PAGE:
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Why Italy’s ‘red belt’ unbuckled

Jamie Dettmer is opinion editor at POLITICO Europe. 

When asked who he’d vote for on the eve of Italy’s snap parliamentary elections, Renzo Ramacciani, a retired builder in his seventies, slapped his hand on the kitchen table and said, “Meloni.”

Like many of his friends, until now he’s always voted for the Democratic Party (PD). So, why the change?

The party “no longer pays any attention to the little people, to the working people,” said Renzo. And in the towns and villages north of Rome, he isn’t an outlier.

Those living here have long been part of the country’s so-called “red belt,” formerly the most reliably left-leaning regions of central Italy. But the belt has been unbuckling.

In the last election, some older voters in north Lazio defected from the PD and backed the 5Star Movement, seeing it as a vehicle to lodge a protest vote. Matteo Salvini’s right-wing nationalist the League also saw a surge of support from younger voters, disgruntled by a lack of job prospects as well as a surge of migrants to the area — they erroneously equated the two.

This time around, though, Giorgia Meloni’s fledgling national-conservative Brothers of Italy was the big beneficiary of an election held as voters struggle with soaring inflation and wonder how they’re going to pay their energy bills.

Energy costs have rocketed, and restaurants and bars that managed to just about weather the pandemic are now being presented with monumental electricity and gas bills. A restaurant in the village of Celleno saw its average monthly energy bill shoot up from around €2,000 to just under €5,000. And some establishments have even taken to displaying their bills to explain why they’re charging customers more.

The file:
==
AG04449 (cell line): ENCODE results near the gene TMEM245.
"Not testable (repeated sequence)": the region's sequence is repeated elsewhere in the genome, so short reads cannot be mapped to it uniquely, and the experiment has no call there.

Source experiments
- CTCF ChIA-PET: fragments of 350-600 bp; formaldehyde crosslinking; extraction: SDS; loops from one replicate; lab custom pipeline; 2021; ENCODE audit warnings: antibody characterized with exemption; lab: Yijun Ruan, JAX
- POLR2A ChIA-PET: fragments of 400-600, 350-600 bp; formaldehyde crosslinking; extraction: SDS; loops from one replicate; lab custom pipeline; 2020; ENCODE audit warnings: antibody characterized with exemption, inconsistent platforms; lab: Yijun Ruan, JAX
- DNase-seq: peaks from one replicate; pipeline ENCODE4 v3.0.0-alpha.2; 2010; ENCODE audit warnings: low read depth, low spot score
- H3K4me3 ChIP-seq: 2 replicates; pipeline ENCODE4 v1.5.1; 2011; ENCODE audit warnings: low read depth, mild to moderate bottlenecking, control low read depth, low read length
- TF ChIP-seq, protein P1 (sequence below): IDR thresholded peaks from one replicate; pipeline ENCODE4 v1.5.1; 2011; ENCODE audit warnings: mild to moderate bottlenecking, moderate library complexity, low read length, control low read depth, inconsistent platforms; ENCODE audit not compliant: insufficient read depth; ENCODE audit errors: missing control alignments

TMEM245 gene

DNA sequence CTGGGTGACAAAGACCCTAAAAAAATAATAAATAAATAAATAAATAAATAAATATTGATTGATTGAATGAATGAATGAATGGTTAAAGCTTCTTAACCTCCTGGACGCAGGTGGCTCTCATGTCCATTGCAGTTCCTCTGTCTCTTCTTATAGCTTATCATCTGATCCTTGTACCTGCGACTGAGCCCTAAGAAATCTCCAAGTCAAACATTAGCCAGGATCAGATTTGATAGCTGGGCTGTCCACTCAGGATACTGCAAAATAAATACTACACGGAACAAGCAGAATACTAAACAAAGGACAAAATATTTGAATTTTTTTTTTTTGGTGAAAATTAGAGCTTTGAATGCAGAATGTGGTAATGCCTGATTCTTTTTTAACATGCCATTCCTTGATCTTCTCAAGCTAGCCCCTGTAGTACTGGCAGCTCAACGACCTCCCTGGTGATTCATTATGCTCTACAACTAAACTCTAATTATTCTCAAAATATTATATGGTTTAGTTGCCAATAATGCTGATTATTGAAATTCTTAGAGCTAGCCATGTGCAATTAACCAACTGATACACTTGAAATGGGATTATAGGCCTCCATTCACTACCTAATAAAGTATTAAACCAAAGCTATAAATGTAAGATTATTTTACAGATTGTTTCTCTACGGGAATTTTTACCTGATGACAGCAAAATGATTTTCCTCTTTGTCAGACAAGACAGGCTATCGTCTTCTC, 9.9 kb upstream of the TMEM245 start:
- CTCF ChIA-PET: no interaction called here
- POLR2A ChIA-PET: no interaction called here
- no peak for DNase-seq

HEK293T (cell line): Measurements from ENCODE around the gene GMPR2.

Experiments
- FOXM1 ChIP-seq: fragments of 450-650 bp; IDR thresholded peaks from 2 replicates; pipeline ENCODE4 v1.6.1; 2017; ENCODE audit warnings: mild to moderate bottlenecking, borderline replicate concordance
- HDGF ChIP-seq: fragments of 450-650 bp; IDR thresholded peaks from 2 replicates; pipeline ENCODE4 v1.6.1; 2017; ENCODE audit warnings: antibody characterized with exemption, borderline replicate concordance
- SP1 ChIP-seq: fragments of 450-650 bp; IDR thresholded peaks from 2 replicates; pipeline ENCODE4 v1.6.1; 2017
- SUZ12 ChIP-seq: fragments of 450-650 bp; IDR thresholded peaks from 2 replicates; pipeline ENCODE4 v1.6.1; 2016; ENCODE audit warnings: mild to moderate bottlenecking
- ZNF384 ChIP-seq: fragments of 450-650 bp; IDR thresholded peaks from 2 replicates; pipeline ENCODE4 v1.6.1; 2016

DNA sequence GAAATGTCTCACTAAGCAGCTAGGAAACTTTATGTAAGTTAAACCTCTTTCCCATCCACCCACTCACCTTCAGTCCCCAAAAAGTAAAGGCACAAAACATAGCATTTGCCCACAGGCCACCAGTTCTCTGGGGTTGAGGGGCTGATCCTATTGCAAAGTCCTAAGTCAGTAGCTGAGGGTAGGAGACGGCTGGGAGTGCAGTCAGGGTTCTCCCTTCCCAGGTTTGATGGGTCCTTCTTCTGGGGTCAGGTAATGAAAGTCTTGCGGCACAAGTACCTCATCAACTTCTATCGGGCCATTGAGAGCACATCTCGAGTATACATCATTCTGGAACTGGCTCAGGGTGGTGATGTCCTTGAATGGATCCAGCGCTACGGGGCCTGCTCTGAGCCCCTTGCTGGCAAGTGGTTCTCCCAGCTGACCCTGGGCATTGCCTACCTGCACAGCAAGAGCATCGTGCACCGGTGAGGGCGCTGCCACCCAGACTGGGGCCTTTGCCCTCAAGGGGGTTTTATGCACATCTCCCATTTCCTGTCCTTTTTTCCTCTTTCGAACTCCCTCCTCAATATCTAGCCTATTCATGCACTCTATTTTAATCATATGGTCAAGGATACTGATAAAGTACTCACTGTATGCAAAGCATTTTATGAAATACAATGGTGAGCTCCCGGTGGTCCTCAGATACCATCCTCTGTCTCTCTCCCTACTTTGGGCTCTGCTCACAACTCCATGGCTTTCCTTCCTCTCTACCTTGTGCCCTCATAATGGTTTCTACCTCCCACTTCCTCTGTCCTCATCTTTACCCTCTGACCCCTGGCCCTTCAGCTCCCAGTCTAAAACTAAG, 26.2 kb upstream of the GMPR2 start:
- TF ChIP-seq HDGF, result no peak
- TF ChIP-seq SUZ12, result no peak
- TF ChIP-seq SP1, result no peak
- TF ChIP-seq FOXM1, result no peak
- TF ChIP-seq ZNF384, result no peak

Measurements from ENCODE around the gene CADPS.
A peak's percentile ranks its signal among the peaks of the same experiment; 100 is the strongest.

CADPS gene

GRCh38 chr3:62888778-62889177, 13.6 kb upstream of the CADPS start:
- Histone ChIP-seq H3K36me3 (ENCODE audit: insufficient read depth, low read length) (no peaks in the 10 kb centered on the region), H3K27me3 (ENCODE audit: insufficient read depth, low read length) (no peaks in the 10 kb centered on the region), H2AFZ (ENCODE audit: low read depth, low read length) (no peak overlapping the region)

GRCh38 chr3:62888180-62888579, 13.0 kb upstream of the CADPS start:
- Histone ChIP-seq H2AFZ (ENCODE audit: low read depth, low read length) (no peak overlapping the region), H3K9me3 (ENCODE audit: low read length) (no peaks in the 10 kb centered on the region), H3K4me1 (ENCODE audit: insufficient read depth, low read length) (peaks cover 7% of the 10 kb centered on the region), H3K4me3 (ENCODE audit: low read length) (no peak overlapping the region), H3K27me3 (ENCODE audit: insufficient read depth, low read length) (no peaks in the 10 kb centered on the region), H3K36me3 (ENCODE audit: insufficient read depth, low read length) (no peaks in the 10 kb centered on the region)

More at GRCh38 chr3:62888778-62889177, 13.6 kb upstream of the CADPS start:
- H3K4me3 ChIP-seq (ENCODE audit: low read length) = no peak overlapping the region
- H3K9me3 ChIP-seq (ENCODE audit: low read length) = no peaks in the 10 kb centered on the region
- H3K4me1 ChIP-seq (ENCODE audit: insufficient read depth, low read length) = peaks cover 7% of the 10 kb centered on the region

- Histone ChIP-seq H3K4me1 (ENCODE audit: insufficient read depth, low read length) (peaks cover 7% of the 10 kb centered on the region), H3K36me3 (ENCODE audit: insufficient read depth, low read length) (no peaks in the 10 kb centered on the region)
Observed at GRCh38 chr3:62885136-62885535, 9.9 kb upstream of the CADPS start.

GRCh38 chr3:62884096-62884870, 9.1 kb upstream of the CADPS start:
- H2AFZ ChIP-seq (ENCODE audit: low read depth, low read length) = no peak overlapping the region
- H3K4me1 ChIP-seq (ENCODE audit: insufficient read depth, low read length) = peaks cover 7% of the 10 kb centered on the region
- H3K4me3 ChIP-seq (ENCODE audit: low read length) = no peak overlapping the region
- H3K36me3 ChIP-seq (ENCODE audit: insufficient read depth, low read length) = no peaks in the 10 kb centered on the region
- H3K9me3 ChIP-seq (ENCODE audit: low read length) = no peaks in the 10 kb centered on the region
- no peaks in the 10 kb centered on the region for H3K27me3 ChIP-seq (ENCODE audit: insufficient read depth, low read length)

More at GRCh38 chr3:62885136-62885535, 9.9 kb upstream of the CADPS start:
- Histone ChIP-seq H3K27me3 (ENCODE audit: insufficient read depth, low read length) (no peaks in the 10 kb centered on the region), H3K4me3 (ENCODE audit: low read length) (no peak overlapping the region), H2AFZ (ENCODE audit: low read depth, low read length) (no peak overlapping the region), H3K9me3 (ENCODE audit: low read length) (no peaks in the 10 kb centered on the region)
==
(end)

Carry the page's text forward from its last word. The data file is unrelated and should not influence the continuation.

Founded only a decade ago and with roots in the Italian Social Movement (MSI) — which was formed by supporters of Benito Mussolini after World War II — Brothers of Italy’s neo-fascist roots haven’t put off Renzo or his friends in villages near Viterbo from voting for Meloni. They accept her claim that she is a conservative, not a fascist, and they’ve been ready to overlook her own youthful membership in the MSI — she joined the youth wing when she was 19 years old, to the horror of her left-wing Roman parents.

In the lead-up to the polls, several PD defectors I spoke to in north Lazio said they would take Meloni at face value, insisting they weren’t voting for her because of hot-button social issues like abortion or LGBTQ+ rights — this despite the fact that she campaigned on the slogan, “God, country and family,” and her party has been making it harder for women to access abortion services in neighboring Le Marche, where her party runs the regional government.

“The press paints her as some kind of second coming of Mussolini; I don’t believe that,” said Pietro, a 58-year-old shopkeeper in Bagnioregio. “They should give her a chance. Heaven knows we need something to change, we need more certainty, more stability,” he added.

Most say they voted for Meloni, or alliance partners the League and Forza Italia, because of empty wallets. In other words, it was “the economy, stupid.” So, if Meloni tears off in a radical direction once in office and pleases her hard-core supporters by fighting a culture war over reproductive and LGBTQ+ rights, her right-wing coalition risks forfeiting the new support they’ve garnered.

More than anything, however, these residents voted for Meloni because they’ve lost confidence in the established parties.

A sense of foreboding has been hanging over Italy’s mountainous heartland for years. In the central regions of Lazio, Umbria and Le Marche, mistrust of government has been rising. Many feel that successive governments have ignored them, and they’re frustrated at the lack of follow through on economic pledges.